Nicole Jeray overcomes narcolepsy to make LPGA Tour
BY DAN CAHILL Twitter: @DanCahill_CST December 7, 2012 1:54PM
For the ninth time in her 20-year career, Nicole Jeray will play with exempt status on the LPGA Tour in 2013.
You don’t have to tell Nicole Jeray to make the most of every waking moment.
The 42-year-old golfer from Berwyn suffers from narcolepsy, a neurological disorder that causes uncontrollable sleep at any time.
Jeray had just finished competing in five pressure-filled days of the LPGA’s qualifying-school tournament on Sunday in Daytona Beach, Fla., making birdie on the final hole and shooting a 2-under par. She figured she had made her ninth Tour in 20 years.
“I was all ready to go celebrate,” the former Northern Illinois star said. “But then I looked at my phone for the live scoring and realized there might be a playoff.”
Physically and mentally exhausted, Jeray decided, “I better close my eyes, so I’m ready.”
So, while the other LPGA hopefuls were finishing the round, Jeray went and slept in her car.
Twenty minutes later, her longtime boyfriend and sometime caddie, Jody Keepers, awoke her with the news—Jeray was one of seven players vying for four spots in a playoff. She had only minutes to prepare for what she thought might be her last shot at the Tour. She hit a few balls at the range, stroked a few putts on the practice green and headed back out on the course.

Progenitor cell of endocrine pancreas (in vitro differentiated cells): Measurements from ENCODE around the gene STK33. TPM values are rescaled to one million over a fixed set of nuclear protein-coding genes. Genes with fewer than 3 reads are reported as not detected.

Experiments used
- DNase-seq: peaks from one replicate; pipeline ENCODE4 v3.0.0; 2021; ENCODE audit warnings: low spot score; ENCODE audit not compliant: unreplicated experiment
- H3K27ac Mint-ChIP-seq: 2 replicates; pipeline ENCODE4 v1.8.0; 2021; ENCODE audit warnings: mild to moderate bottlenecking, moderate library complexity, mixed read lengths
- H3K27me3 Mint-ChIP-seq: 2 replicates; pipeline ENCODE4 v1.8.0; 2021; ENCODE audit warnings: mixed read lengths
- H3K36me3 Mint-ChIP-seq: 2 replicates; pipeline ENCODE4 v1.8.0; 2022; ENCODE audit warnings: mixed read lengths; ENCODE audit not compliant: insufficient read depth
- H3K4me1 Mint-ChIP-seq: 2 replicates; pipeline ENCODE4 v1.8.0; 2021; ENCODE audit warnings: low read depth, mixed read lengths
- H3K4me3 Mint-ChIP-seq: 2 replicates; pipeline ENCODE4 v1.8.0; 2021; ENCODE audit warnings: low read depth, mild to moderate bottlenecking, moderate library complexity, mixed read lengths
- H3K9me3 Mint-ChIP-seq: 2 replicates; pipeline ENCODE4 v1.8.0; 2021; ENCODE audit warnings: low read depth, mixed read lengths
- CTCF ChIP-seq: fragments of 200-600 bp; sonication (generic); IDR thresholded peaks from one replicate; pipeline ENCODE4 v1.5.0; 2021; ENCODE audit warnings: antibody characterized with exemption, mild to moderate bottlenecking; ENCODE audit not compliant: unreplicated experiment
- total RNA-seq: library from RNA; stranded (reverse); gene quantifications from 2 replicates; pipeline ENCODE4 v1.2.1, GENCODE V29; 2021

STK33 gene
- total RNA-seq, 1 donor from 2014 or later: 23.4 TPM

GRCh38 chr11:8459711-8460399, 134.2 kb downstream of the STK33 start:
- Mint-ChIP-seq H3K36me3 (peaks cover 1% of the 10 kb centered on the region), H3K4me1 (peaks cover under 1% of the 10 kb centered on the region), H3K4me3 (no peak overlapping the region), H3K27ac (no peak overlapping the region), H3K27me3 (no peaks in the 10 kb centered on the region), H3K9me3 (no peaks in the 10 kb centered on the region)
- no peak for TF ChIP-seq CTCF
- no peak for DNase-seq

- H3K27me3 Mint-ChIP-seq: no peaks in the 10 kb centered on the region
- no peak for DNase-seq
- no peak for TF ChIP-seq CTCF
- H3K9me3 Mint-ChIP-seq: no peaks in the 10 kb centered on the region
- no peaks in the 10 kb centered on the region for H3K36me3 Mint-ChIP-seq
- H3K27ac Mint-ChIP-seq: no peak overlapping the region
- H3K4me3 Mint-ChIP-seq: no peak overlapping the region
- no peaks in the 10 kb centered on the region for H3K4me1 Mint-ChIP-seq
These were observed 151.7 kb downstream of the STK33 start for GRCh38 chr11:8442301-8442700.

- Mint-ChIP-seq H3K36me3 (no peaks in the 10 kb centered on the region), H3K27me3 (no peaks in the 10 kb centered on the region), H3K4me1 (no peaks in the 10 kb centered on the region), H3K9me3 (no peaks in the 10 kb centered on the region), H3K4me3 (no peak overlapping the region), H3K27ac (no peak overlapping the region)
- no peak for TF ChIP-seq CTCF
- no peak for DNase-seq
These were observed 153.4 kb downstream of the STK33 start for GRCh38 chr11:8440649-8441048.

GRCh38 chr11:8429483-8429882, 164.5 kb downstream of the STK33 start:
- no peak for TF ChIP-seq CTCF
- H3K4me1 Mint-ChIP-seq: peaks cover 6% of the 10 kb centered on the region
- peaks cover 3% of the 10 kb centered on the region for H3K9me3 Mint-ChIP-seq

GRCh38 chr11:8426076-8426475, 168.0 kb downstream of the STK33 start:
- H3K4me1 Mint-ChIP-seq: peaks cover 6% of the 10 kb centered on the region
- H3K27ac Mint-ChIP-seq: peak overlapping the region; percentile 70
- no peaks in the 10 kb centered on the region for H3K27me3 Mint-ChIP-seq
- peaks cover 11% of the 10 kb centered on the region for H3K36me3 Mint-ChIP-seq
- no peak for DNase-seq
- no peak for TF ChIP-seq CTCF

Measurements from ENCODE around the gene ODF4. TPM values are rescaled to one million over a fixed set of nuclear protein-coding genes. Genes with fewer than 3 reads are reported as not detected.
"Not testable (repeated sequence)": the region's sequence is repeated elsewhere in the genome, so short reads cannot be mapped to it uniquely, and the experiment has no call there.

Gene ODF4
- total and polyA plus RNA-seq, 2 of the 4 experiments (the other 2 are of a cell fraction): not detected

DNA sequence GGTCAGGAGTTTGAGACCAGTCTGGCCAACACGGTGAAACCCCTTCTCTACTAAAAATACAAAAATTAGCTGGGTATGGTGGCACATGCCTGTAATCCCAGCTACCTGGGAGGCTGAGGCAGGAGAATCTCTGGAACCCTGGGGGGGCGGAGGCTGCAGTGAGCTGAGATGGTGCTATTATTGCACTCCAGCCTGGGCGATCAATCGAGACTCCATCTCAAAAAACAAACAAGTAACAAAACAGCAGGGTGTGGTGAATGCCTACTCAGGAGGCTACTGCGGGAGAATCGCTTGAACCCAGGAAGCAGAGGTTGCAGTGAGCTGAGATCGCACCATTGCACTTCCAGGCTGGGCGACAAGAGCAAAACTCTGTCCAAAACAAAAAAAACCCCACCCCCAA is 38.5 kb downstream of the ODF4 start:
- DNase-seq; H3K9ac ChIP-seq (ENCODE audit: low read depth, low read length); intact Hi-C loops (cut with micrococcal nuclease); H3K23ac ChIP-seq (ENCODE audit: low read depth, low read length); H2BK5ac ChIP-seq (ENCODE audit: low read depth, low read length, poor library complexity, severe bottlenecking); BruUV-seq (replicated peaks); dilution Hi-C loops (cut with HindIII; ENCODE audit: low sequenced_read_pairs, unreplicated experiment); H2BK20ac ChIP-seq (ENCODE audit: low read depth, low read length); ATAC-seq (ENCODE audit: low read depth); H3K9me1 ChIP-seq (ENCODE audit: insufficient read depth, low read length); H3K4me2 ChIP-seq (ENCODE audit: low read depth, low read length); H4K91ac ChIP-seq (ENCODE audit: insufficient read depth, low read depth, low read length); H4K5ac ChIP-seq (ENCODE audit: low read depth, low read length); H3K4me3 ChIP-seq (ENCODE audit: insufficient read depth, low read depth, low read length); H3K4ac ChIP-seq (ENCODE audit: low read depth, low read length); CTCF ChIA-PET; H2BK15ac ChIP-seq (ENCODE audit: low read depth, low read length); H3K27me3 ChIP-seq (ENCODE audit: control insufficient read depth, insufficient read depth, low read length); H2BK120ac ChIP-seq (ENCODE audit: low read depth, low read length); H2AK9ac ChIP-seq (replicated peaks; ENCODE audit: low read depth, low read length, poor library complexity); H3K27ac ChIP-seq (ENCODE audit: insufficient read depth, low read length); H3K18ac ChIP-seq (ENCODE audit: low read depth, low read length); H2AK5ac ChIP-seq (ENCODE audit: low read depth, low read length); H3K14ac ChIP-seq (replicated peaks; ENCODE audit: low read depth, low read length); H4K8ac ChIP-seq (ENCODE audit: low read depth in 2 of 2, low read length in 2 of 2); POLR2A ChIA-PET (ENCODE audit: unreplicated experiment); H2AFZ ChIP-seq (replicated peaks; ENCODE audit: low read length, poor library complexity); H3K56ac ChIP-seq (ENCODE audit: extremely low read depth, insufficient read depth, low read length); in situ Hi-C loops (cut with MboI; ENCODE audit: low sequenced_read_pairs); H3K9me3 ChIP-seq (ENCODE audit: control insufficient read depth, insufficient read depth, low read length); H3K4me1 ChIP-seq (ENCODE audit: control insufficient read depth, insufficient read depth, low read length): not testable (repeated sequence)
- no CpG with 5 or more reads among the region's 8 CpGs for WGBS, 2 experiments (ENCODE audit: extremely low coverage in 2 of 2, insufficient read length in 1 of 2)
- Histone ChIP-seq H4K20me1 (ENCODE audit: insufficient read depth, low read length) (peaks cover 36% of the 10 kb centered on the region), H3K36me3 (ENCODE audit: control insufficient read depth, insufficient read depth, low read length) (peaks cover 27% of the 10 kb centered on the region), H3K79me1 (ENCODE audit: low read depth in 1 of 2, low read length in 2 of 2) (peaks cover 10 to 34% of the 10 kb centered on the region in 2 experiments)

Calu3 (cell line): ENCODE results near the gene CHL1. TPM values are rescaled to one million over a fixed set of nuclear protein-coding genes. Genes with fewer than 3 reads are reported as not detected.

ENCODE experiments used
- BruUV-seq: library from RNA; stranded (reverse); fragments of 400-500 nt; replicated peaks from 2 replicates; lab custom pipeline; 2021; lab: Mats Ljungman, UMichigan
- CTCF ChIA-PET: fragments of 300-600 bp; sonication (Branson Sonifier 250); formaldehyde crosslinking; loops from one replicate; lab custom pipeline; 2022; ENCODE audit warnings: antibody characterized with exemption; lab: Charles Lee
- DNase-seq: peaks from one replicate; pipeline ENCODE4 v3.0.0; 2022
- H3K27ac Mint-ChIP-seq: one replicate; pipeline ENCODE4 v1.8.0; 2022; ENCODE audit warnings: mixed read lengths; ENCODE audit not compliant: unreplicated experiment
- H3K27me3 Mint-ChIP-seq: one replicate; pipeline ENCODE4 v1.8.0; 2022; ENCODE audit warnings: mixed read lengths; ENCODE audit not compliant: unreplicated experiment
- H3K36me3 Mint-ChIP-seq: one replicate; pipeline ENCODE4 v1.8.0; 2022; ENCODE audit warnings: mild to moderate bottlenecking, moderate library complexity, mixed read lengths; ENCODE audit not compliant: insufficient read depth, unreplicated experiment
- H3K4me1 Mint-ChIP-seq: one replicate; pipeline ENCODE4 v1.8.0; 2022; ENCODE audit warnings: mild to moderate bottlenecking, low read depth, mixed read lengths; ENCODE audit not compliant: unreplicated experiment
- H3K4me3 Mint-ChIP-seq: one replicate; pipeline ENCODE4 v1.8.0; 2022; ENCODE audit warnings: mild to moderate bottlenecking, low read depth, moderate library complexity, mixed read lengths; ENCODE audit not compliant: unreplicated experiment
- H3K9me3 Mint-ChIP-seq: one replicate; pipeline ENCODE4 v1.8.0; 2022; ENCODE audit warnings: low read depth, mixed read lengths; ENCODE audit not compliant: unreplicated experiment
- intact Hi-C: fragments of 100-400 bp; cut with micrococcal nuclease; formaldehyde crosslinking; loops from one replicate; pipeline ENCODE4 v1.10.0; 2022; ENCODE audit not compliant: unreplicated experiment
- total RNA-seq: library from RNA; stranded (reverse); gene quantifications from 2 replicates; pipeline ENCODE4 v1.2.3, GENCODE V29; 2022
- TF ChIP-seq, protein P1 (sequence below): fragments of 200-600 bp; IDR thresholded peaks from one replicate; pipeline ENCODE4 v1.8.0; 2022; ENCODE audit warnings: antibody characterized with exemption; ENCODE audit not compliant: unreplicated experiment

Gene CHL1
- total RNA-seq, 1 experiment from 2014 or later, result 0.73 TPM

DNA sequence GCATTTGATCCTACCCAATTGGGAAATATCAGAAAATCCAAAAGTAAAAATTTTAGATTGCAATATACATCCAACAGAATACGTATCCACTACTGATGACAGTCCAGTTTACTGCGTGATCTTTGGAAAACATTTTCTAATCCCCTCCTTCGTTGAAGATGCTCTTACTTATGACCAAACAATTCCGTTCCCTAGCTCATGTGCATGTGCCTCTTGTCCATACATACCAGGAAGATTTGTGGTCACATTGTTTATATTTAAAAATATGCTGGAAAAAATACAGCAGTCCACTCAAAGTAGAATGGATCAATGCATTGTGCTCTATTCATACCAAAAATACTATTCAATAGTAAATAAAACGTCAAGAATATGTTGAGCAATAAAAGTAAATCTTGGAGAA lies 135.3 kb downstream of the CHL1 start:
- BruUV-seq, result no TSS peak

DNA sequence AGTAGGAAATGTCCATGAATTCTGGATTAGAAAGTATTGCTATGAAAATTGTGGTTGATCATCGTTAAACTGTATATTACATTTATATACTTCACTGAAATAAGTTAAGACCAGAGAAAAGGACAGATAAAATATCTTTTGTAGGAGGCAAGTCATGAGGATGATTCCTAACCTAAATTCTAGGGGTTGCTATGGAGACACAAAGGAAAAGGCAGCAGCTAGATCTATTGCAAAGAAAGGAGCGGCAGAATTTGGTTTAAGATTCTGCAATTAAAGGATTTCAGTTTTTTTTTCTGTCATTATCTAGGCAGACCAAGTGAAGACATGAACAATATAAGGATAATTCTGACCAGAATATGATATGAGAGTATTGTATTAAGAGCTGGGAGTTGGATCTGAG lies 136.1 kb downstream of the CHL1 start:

It took five more holes and a 20-foot birdie putt for her to regain the exempt status that had eluded her since 2009.
Jeray was diagnosed with narcolepsy in 1996, the year after she finished in the LPGA’s Top 30.
“I was actually relieved to find out it was that and not Lou Gehrig’s disease or something,” she said. “I didn’t know what I had. It could have been so much worse.”
Still, the early treatments weren’t promising for anyone, much less someone who makes their living playing golf eight hours a day.
“I could never get excited because it would cause paralysis,” she said. “I used to fall 10 times a day.
“I always pushed myself to find ways around the sleeplessness. I don’t even know how I functioned all those years. I would play pro-ams and fall asleep talking to my partner. They must have thought I was weird.”
But through better care of her body and advancements in medicine, Jeray said her falls are down to a few a month.
She has become a huge advocate for the disorder, raising $37,000 for support groups and research through her “Swinging for Sleep” program.
“I really think a cure is within reach,” Jeray said. “I was diagnosed as an adult, but when I see kids with it, it’s heartbreaking.
“I don’t want people to think, you can’t lead a normal life.”
For more about Nicole Jeray and her fight against narcolepsy, go to http://www.nicolejeray.com/swinging-for-sleep/